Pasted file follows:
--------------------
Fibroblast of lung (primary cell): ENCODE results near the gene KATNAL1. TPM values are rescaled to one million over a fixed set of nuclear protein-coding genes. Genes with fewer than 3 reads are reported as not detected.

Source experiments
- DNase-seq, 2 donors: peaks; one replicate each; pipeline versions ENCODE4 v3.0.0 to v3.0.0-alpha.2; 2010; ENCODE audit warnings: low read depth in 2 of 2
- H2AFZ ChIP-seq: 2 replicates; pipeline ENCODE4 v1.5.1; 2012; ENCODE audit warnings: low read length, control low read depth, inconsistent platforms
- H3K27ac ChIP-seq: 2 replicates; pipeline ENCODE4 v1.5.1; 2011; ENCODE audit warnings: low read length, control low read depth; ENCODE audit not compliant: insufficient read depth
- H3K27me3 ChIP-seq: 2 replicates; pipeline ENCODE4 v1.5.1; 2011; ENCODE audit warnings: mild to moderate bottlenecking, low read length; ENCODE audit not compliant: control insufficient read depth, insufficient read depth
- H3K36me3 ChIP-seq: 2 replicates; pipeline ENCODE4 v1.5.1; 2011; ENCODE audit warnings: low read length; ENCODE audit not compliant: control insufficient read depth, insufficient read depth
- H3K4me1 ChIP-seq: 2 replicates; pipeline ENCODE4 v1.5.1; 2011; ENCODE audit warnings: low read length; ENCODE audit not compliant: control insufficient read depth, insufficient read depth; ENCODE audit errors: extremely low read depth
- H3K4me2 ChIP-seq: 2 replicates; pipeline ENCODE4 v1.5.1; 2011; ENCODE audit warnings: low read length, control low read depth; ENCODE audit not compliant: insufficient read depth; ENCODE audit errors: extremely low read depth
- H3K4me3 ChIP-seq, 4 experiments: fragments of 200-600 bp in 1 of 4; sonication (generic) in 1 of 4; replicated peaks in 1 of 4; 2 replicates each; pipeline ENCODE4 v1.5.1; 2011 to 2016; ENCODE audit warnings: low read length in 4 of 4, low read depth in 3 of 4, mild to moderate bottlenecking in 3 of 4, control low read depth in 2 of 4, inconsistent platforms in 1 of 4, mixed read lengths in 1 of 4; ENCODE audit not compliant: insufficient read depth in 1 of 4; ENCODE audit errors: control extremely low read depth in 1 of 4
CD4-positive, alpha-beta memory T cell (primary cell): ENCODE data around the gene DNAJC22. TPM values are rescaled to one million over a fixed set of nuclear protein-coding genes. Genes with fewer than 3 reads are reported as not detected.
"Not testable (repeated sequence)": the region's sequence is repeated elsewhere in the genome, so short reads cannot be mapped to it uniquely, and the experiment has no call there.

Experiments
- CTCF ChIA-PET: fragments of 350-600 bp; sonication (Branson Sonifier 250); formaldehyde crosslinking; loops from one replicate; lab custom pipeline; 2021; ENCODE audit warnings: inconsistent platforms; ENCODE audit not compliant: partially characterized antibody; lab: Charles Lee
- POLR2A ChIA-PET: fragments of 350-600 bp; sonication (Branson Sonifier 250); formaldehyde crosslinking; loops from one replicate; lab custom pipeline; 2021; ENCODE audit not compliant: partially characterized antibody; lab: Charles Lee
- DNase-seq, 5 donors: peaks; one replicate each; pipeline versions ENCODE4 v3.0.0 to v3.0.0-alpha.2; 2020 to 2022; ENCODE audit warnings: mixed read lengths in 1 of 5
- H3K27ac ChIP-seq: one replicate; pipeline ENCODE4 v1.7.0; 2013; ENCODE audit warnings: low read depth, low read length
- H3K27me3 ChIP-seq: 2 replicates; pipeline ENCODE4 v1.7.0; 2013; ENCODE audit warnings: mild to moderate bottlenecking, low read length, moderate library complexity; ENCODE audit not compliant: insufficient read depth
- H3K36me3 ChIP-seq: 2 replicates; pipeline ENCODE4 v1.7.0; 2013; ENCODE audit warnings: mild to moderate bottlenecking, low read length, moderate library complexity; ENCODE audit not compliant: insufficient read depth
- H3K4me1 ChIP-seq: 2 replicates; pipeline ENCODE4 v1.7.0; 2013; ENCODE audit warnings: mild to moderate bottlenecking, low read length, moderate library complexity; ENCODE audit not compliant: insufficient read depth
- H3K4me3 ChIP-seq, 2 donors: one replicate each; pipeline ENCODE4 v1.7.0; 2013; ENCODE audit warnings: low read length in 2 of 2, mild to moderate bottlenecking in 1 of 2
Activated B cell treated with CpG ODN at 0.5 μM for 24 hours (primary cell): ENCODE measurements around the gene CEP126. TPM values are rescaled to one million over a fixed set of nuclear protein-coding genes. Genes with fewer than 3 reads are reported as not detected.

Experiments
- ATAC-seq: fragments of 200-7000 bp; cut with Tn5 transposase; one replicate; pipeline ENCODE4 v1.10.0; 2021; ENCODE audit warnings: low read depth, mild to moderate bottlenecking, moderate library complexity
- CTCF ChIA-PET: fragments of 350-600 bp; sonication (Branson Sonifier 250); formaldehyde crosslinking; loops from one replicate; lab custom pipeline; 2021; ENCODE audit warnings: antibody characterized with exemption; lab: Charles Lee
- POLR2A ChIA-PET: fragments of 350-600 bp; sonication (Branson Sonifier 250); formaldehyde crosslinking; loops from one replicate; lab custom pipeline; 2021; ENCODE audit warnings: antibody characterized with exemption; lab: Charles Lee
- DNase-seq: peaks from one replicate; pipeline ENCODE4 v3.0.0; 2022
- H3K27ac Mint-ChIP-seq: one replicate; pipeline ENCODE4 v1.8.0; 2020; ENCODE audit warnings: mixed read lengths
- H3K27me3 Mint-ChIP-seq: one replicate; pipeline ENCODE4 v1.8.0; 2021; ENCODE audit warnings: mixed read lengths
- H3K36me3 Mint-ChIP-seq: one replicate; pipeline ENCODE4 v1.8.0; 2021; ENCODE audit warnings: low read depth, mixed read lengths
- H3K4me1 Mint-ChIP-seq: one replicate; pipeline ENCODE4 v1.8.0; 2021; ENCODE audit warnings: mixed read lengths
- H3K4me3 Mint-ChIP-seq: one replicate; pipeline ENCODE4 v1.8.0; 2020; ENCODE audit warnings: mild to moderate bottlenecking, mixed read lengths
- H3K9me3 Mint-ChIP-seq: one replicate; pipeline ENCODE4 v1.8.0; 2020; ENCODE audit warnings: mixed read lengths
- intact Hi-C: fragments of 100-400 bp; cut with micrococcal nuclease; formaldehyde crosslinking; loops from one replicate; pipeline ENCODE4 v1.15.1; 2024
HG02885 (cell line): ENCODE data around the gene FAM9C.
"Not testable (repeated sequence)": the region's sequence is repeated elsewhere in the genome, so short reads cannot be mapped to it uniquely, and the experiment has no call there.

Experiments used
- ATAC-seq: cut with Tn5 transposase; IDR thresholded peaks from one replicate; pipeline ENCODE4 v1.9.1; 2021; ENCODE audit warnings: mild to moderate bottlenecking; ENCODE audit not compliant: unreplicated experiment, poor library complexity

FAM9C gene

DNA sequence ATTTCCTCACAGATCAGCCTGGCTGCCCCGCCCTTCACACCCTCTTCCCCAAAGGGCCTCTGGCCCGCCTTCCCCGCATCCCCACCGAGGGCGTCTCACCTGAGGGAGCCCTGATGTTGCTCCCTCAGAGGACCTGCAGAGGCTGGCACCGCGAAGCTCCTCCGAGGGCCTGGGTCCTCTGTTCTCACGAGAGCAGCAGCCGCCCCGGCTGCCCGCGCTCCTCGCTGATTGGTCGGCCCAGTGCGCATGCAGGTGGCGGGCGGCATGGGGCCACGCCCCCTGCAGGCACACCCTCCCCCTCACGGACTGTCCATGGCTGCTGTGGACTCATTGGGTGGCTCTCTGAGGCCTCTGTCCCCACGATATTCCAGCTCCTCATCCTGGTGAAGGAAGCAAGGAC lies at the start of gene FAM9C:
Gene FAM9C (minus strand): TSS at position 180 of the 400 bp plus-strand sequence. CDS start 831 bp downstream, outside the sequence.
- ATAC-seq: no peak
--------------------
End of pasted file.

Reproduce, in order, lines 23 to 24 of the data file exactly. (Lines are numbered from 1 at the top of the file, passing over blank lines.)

Experiments
- ATAC-seq: fragments of 200-7000 bp; cut with Tn5 transposase; one replicate; pipeline ENCODE4 v1.10.0; 2021; ENCODE audit warnings: low read depth, mild to moderate bottlenecking, moderate library complexity